The following are my journal entries for Friday May 20, 2011, the last recorded day before the Rapture.
7:30 AM: I’m awake. The sun is on my face. This makes me angry. My bed is warm and I am very comfortable. I need a miracle.
7:31 AM: I hit the snooze. I dream that I am asleep in my bed, content and happy. But my bed is a cloud. There are winged pieces of bacon flying all around me. They are singing a wonderful song. I open my mouth and three pieces of bacon fly inside. It’s heaven.
7:36 AM: The buzzer goes off again and I am awake. I force myself out of bed and into my shower. I get shampoo in my eyes and tears start streaming down my face. I curse my shampoo, which makes me feel very silly, seeing as how tomorrow is the Rapture. Then, I recall my flying-bacon dream. I start to seriously doubt my chances.
9:30 AM: I arrive at work. I open up the store, feeling the morning’s coffee slowly invigorating my mind. There won’t be any customers for a few hours. Nobody will be buying toys this early in the morning. Because tomorrow, well…
11:47 AM: Jesus walks into the store. He’s carrying two large boxes. He sets them on the back table. I ask Jesus where he’s been. He says he’s just come from the Ed Hardy store next door. Jesus tells me about how much he hates Ed Hardy. Apparently his dad bought a shirt there and won’t stop wearing it, which Jesus finds really embarrassing for a man his age. I ask Jesus about his weekend plans. Just chillin’, he says, but he might get wrecked with some friends later. I nod, sign for the boxes, and Jesus leaves. Of all our store’s delivery guys, Jesus always tells the best stories.
6:00 PM: I leave work. I’m stuck in traffic for two hours because there’s a bunch of clothes in the No. 2 lane. Why are people braking for this?
8:07 PM: I get home. My roommate is playing the New Super Mario Bros. on Wii. I grab a remote and join in. Life is amazing.
9:38 PM: We start to plan out the night. We agree we should do something memorable, something completely unforgettable.
10:49 PM: We end up at the bar. It’s our regular bar. We like it because despite the number of times we’ve been here, we still feel like greenhorns. The regulars are all pros. Think of any protagonist in a Charles Bukowski novel and you get the idea. You could tell these people that the world is ending and they wouldn’t care. They’d say they have more to worry about than the end of the world.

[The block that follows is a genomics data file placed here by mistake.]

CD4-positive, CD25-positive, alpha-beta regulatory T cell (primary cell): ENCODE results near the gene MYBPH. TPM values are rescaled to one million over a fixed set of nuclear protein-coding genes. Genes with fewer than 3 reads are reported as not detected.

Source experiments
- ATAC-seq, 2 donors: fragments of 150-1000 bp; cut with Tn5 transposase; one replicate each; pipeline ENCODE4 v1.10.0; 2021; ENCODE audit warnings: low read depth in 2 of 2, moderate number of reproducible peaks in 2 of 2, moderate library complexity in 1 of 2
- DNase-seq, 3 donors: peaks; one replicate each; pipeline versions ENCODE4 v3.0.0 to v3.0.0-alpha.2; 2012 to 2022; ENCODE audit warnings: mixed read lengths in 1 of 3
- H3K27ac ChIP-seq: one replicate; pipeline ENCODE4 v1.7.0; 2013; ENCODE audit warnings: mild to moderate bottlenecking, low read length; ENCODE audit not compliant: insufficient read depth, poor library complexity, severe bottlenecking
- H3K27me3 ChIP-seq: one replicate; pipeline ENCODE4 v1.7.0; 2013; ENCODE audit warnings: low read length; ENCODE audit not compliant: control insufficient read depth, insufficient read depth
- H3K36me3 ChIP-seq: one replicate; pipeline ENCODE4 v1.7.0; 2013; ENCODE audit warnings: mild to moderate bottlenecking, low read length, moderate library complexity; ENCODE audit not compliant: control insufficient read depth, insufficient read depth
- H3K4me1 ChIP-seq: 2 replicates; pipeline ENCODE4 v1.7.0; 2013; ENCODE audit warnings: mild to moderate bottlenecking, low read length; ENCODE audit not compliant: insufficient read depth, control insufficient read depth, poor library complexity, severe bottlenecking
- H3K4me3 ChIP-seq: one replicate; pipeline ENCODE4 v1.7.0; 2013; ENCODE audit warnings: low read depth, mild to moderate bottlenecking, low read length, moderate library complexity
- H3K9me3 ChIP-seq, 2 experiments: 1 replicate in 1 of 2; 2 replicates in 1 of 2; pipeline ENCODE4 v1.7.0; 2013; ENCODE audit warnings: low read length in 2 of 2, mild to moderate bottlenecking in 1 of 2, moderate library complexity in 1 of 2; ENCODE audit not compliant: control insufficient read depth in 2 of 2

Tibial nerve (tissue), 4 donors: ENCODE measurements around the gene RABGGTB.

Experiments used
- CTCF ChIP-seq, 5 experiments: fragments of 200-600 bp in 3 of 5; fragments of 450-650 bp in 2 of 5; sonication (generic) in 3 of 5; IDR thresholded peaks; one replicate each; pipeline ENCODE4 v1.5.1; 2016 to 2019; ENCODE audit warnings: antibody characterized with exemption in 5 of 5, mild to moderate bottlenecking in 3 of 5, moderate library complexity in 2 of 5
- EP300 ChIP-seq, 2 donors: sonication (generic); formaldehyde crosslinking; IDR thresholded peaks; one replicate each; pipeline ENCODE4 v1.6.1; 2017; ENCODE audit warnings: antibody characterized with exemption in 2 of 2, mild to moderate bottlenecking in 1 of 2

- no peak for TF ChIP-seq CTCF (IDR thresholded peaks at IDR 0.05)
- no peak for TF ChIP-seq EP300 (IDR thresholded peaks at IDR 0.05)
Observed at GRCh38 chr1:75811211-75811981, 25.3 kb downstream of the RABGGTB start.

11:33 PM: The place is buzzing. My roommate has just hit a three-rail shot and everyone who sees it agrees that it was a miracle. Everyone sees the irony of such a statement and toasts. A man starts passing out Twinkies to everyone in the crowd. It seems odd, but fitting too.
12:26 AM: I video-chat with my girlfriend in New York. She’s still out. The quality is poor and all I can make out is that she’s about to try fugu. I show her the Twinkie and take a bite. Then I tell her I love her. She smiles.
1:14 AM: We leave the bar. We’re good to drive but very hungry. Again, something very memorable must be done for this meal.
1:22 AM: We arrive at Jack in the Box. We place our order: 20 tacos and two large curly fries. We agree this order is satisfactory. On the way home, we are amazed that this much food can cost the same as two gallons of gas.
1:59 AM: We eat the whole meal. We want to forget we did but it’s impossible. There’s no turning back the tide. We leave the living room to pray…before the porcelain throne.
2:22 AM: I reflect. If this is truly my last night on Earth, if tomorrow is truly the End of Days, then what do I make of my time here? I must say I enjoyed it immensely. I enjoyed movies and the beach and good barbecue. I enjoyed seeing a city sprawl out from the skyline whenever I’d fly. I enjoyed Oshogatsu with family. I enjoyed taking road trips with good friends. I enjoyed making breakfast with my girlfriend. I enjoyed being a speck on a rock in an ocean of gas. It was a great ride.
2:47 AM: I start to fall asleep. The ending of “Dr. Strangelove” is on TV. That perfect song starts to play. “We’ll meet again. Don’t know where, don’t know when. But I know we’ll meet again some sunny day.”
Alex Isao Herbach is a freelance writer and sales director for a Southern California toy store. Opinions expressed in this column are not necessarily those of The Rafu Shimpo.